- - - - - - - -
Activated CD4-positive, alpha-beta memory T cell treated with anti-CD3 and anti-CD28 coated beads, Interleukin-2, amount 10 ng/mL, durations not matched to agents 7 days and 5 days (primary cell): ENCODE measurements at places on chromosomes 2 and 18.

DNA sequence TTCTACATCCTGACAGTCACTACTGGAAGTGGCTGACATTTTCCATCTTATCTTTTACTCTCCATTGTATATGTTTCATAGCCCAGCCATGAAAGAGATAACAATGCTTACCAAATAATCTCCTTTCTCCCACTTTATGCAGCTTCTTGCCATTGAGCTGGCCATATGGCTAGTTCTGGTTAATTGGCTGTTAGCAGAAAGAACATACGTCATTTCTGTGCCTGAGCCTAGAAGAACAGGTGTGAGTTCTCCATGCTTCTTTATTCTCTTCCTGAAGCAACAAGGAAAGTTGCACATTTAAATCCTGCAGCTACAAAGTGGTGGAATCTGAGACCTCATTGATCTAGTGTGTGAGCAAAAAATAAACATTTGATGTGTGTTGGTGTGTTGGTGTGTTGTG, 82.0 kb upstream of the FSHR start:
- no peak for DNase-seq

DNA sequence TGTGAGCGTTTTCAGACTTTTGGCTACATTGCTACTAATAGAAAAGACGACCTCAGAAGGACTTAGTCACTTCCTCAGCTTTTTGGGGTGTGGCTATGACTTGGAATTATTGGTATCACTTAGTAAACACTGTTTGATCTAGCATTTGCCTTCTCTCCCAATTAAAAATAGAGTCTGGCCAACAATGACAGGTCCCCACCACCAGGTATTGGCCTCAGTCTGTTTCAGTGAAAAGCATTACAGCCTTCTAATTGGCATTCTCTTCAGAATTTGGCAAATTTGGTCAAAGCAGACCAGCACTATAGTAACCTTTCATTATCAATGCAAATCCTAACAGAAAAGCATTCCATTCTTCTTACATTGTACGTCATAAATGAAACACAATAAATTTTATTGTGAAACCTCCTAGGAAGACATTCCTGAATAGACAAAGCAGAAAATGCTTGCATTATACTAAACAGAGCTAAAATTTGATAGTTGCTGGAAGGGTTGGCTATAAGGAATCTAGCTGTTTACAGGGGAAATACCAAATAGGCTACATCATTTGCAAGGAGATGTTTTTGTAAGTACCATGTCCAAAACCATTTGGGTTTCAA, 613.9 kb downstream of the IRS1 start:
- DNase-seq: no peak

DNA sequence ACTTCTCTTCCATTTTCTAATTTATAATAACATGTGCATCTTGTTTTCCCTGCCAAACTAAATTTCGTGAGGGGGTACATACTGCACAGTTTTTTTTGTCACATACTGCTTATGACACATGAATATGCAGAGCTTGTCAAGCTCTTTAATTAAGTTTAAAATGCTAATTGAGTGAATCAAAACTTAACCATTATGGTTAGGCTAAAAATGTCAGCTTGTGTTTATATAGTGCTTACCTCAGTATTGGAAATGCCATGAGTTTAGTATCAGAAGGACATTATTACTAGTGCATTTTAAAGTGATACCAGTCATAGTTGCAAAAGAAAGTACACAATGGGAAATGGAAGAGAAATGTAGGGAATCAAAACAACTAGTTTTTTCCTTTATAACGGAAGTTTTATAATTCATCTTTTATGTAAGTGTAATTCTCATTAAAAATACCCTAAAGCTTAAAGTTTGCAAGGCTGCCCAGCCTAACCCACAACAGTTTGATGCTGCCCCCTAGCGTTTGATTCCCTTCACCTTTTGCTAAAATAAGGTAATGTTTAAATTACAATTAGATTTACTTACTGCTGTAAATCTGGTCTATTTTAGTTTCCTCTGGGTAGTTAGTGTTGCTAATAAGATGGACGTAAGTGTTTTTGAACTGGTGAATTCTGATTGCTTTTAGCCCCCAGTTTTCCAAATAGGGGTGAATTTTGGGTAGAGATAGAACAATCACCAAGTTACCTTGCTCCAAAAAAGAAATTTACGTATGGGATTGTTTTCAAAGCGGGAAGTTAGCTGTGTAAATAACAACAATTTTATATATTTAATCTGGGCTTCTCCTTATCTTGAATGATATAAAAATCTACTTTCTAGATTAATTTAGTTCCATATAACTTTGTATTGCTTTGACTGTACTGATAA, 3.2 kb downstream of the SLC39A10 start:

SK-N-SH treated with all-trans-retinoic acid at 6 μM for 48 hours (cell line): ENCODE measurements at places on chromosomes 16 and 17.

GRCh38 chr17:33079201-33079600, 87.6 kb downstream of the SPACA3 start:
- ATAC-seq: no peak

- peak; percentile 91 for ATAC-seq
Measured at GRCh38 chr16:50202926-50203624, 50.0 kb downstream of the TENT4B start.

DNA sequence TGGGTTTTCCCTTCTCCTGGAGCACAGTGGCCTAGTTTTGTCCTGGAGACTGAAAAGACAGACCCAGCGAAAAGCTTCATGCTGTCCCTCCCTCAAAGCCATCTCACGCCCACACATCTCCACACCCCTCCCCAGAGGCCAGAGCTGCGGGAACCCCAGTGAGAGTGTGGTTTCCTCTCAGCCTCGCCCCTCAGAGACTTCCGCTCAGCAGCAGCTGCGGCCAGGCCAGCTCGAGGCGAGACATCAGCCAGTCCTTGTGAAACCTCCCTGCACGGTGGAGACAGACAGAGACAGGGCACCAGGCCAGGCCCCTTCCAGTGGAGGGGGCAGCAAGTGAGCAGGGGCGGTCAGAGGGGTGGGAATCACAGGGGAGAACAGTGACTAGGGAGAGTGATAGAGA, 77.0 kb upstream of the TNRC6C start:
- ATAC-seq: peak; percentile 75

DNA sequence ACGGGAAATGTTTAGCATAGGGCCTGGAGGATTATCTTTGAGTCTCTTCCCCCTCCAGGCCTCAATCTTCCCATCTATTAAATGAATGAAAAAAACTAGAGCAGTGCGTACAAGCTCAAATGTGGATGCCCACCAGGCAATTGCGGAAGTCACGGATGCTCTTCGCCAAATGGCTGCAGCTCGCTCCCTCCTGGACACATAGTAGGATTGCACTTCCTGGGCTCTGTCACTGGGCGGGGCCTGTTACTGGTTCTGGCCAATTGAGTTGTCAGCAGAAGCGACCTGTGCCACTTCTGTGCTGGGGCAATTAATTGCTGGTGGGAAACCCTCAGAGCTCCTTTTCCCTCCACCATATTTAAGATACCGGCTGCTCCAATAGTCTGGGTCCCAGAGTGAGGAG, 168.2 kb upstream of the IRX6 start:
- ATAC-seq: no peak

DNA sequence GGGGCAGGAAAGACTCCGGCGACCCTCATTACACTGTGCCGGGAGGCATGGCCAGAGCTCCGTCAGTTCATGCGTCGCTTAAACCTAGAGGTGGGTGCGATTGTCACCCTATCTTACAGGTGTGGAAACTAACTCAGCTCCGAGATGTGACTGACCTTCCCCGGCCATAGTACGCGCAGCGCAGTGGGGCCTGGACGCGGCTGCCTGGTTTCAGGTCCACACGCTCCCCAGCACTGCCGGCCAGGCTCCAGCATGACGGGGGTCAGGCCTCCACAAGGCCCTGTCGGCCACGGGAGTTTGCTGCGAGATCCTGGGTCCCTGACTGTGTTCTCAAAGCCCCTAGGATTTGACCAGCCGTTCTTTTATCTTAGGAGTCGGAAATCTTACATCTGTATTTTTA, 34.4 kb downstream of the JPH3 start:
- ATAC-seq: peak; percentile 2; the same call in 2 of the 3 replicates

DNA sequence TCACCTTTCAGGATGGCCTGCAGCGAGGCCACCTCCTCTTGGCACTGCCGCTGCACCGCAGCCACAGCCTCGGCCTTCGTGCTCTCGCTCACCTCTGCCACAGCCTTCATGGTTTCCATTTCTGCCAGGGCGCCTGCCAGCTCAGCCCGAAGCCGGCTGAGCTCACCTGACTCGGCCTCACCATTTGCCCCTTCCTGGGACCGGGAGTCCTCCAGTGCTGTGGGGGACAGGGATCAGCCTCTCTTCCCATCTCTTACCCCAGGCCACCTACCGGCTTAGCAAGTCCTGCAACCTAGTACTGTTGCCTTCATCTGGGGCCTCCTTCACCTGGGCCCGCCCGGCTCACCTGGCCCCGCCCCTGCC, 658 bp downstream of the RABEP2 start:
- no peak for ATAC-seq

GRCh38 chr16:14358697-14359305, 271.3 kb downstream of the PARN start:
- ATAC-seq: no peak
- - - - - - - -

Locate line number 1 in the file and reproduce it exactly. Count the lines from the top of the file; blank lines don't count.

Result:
Activated CD4-positive, alpha-beta memory T cell treated with anti-CD3 and anti-CD28 coated beads, Interleukin-2, amount 10 ng/mL, durations not matched to agents 7 days and 5 days (primary cell): ENCODE measurements at places on chromosomes 2 and 18.